All items less food and energy
The index for all items less food and energy decreased 0.3 percent in November and December, after advancing 0.6 percent in September and October. A 4.6-percent decline in apparel prices had the greatest impact, though lower prices for education and communication (-1.0 percent) and shelter (-0.1 percent) also contributed. Partially offsetting these declines, price increases were registered for medical care (0.9 percent) and household furnishings and operations (1.0 percent) during the two-month period.
From December 2015 to December 2016, the index for all items less food and energy advanced 2.1 percent. A 2.8-percent annual increase in shelter costs was the most important factor in the rise, as prices were up for both renters’ costs (4.9 percent) and owners’ equivalent rent (2.3 percent). In contrast, prices fell over the year for education and communication (-1.3 percent).
The February 2017 Consumer Price Index for All Items for Houston-Galveston-Brazoria is scheduled to be released Wednesday, March 15, 2017.
The Consumer Price Index (CPI) is a measure of the average change in prices over time in a fixed market basket of goods and services. The Bureau of Labor Statistics publishes CPIs for two population groups: (1) a CPI for All Urban Consumers (CPI-U) which covers approximately 89 percent of the total population and (2) a CPI for Urban Wage Earners and Clerical Workers (CPI-W) which covers 28 percent of the total population. The CPI-U includes, in addition to wage earners and clerical workers, groups such as professional, managerial, and technical workers, the self-employed, short-term workers, the unemployed, and retirees and others not in the labor force.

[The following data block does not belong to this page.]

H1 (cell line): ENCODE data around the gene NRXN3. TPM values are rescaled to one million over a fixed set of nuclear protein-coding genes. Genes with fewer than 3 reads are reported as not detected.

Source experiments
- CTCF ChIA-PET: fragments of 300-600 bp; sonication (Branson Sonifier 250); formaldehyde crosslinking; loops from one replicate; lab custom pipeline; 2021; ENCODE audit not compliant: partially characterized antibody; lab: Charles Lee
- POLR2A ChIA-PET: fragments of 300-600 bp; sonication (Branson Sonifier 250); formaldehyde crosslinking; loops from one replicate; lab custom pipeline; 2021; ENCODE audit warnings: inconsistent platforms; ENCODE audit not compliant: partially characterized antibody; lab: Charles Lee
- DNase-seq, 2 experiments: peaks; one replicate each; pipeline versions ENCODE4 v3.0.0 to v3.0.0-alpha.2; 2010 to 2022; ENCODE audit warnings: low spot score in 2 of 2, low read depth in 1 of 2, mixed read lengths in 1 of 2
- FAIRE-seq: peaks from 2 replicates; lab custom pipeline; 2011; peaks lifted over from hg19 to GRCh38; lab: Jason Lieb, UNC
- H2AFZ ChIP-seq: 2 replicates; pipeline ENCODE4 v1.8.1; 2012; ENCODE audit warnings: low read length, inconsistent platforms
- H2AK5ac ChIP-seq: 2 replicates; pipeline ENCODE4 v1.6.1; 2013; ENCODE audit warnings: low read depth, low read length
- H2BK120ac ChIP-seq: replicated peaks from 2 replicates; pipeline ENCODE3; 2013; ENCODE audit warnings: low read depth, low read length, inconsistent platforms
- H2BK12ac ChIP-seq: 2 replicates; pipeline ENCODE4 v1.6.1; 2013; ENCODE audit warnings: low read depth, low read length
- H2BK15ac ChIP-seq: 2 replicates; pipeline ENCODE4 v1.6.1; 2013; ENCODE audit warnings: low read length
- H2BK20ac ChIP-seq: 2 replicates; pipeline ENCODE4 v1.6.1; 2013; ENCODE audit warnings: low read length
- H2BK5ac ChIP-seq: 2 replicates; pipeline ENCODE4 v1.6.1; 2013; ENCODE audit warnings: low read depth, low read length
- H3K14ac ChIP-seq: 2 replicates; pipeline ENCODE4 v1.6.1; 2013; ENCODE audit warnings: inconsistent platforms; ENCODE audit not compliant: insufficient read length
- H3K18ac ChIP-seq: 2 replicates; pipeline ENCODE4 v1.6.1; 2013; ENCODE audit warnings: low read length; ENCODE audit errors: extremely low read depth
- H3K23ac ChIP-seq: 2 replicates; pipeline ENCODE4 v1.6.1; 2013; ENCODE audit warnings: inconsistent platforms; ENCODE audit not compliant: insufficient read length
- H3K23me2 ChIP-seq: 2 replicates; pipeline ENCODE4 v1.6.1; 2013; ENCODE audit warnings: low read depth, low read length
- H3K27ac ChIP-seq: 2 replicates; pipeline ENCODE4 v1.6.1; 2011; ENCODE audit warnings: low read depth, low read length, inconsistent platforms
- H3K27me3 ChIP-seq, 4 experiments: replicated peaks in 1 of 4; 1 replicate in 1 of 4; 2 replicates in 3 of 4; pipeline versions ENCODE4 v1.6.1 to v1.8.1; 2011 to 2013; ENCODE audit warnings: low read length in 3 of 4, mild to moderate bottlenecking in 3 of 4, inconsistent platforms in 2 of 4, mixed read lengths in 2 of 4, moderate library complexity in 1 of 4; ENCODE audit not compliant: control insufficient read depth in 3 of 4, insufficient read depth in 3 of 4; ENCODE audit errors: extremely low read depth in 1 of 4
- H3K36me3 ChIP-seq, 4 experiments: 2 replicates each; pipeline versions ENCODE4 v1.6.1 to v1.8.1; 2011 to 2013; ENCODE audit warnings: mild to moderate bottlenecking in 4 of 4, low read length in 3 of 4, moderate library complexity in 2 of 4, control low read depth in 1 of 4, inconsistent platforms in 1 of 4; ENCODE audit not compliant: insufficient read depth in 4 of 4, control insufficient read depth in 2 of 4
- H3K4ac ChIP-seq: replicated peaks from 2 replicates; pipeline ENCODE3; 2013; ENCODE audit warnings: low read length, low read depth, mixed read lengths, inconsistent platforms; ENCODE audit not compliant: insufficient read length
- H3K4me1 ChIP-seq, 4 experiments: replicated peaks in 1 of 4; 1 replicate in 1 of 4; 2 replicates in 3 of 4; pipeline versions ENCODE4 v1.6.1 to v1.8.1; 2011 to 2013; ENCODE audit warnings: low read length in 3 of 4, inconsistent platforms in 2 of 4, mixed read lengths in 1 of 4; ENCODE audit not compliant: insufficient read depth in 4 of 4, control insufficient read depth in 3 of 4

The CPI is based on prices of food, clothing, shelter, and fuels, transportation fares, charges for doctors' and dentists' services, drugs, and the other goods and services that people buy for day-to-day living. Each month, prices are collected in 87 urban areas across the country from about 6,000 housing units and approximately 24,000 retail establishments--department stores, supermarkets, hospitals, filling stations, and other types of stores and service establishments. All taxes directly associated with the purchase and use of items are included in the index.